With Twin Mirror, Dontnod has left time travel, telekinesis and mind-reading behind, stepping away from the supernatural themes of its previous games and switching it up for grounded psychological drama. A story of mystery and conspiracy is well within the Dontnod’s wheelhouse, but the studio’s first self-published game is unfortunately a little underwhelming. It starts out as a great detective mystery, but its unwillingness to explore difficult topics with any depth is a big issue.
Twin Mirror follows former investigative journalist Sam Higgs as he returns to his hometown, Basswood, in West Virginia. After being MIA for two years, Sam’s visit is far from a celebratory event. He’s been informed that his best friend and fellow reporter Nick Waldron has passed away, so he drops by to pay his respects at the funeral. As Sam begins to explore his childhood home, he gets caught up in a bigger conspiracy involving his friend’s death and the mining town’s community and decides to follow the case until the end. The town isn’t Sam’s biggest fan. Before he bailed, he wrote an article exposing the lack of safety measures in the local mine, which led to it being shut down, leaving many people jobless and angry.
From Twin Mirror’s opening hour, it’s pretty clear that Dontnod has perfected the technique of laying out the foundations of a mystery. Before you attend the wake, Nick’s daughter, and Sam’s goddaughter, confides in him that she thinks something about her father’s death feels off. Shortly after, you’re introduced to the Basswood townsfolk, and with the idea of a conspiracy already worming its way into your brain, your investigation cap is firmly on as you begin to chat with the locals. It’s a great set-up, the stage is set and you’ve met all the players, so it immediately starts your mind racing about who could be involved and why.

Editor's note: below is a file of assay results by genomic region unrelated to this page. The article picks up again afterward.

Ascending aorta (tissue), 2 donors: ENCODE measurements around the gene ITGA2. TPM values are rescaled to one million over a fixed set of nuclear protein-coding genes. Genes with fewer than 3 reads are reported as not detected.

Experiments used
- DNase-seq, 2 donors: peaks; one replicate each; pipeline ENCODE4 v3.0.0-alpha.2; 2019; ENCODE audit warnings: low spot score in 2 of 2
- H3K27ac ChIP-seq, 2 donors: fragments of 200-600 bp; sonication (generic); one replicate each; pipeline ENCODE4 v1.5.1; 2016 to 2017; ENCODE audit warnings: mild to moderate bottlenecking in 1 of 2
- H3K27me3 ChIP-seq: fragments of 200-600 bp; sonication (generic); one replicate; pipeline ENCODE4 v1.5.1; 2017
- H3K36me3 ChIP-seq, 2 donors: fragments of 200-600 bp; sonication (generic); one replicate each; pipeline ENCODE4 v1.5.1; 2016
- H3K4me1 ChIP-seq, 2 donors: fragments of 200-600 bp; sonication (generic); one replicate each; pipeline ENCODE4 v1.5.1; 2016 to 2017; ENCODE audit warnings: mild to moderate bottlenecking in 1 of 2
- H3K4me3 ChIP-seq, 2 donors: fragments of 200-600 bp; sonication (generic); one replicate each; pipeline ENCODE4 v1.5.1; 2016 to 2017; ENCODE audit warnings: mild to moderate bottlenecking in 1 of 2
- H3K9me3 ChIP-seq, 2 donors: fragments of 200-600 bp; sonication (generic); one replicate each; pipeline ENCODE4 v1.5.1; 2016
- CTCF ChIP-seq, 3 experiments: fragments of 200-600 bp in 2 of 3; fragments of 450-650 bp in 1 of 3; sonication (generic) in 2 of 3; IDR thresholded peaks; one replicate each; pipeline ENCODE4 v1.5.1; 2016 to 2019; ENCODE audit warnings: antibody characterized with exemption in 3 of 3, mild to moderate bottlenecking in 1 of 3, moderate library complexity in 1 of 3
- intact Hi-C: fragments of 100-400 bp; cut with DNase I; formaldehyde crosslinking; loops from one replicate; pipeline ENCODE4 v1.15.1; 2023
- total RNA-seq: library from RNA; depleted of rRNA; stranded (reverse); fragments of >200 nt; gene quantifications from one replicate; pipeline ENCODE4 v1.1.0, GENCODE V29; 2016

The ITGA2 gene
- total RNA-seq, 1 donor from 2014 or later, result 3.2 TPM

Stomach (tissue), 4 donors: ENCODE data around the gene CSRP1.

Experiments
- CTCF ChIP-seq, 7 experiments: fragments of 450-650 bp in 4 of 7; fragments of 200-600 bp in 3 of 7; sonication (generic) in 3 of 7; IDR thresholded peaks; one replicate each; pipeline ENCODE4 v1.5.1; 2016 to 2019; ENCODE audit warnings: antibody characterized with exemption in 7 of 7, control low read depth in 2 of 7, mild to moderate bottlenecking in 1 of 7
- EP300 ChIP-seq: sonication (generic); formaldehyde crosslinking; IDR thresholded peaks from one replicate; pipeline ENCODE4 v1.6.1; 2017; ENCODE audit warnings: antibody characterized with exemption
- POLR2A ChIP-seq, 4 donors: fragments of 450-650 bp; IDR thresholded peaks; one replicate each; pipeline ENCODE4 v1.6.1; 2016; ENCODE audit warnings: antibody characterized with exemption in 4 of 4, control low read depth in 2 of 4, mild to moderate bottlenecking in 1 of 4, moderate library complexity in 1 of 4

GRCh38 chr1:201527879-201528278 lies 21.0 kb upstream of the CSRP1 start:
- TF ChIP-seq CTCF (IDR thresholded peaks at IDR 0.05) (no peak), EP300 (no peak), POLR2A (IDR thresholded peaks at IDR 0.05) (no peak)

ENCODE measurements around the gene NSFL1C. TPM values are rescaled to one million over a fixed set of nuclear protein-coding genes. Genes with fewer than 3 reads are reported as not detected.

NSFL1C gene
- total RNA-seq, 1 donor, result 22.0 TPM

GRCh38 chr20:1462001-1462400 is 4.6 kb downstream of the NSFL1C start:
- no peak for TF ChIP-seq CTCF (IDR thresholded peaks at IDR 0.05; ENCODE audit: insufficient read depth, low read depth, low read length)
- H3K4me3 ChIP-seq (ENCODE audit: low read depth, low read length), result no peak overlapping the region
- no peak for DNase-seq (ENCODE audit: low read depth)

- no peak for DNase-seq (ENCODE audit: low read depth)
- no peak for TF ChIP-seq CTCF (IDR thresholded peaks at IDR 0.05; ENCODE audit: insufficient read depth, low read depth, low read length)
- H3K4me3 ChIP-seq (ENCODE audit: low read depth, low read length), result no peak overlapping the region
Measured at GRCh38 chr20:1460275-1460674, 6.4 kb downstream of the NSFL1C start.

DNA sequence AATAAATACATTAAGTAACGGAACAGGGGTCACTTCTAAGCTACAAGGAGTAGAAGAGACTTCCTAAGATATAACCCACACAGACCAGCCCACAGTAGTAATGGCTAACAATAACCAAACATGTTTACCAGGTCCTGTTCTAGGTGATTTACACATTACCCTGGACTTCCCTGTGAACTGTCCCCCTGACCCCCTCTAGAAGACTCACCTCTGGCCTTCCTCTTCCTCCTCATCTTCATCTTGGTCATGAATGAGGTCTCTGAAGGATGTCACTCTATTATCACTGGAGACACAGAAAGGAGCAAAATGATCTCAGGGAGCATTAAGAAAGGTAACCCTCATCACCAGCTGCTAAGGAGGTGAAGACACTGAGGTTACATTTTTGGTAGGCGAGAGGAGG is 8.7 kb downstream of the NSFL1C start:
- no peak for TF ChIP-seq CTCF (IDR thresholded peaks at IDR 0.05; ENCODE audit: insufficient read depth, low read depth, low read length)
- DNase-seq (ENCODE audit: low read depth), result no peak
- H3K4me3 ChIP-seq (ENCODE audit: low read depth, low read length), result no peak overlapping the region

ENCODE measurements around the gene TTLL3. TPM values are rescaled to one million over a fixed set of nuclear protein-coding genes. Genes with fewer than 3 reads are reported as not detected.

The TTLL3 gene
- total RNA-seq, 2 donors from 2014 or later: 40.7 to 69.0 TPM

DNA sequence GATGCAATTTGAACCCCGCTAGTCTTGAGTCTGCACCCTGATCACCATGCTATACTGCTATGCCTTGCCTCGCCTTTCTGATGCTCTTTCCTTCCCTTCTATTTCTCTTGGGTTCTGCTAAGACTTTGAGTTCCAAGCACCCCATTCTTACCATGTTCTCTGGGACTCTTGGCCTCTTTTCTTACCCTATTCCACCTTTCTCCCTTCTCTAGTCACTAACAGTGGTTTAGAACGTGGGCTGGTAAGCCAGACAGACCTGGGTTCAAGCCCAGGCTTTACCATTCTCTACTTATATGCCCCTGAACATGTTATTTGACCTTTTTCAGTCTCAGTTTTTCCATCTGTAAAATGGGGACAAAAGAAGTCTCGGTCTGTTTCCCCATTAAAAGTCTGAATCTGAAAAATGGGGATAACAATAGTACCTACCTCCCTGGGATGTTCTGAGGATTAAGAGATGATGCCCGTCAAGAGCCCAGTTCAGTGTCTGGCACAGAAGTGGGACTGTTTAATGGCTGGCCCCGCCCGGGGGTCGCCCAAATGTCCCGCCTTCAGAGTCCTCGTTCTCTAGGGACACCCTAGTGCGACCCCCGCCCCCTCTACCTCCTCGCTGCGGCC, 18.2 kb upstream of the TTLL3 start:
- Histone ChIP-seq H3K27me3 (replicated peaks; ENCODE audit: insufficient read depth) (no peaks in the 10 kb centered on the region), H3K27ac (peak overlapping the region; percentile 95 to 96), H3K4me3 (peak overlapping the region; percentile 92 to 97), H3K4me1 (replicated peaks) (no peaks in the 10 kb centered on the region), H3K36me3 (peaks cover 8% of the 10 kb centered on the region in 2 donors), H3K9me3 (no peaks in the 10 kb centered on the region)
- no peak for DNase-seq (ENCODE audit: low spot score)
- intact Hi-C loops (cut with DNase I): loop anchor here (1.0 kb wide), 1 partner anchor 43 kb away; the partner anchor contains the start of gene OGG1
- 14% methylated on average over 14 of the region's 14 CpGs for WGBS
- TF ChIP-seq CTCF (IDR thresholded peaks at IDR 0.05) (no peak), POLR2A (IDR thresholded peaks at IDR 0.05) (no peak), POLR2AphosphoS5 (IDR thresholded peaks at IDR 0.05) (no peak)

For the first hour or two, I was genuinely excited to solve this small-town mystery. I love the aesthetic of Basswood too, the mining town has an unglamorous West Virginian charm that makes everywhere a joy to explore. Its dingy dive bars, mountain viewpoints, and cheap hotel rooms are packed with information about Basswood’s residents and the tough times they’ve been through. It paints the perfect portrait of a struggling town where community matters.
Detective work plays out similarly to exploration in Dontnod’s previous games. You’re dropped into a new area and need to walk around examining objects and finding clues. This mechanic works particularly well when you’re getting to know the town, examining posters and looking at photos hung on the walls of bars, but when gathering evidence for your investigation it’s far from streamlined. You always have to find evidence in a certain order, meaning that you’ll be doing multiple laps of the same scene until you discover things at the right time.
After gathering up enough evidence, Sam will enter his mind palace (which involves closing his eyes and thinking really hard) and these sequences are a highlight of the game. The mind palace is where is a place where Sam can put his analytical brain to the test and can use the evidence gathered to reconstruct several possible sequences of events. Examining the different timelines that Sam has visualised, you need to decide which one is the truth and pick the one that plays out exactly how events went down. This can be anything from how a bar fight developed over the course of a ten-minute spat or the reason why a car inexplicably swerved off the road. Versions of this mechanic have been used in plenty of detective games before, but Twin Mirror’s take on it, where you build scenes from shattered glass, stands out.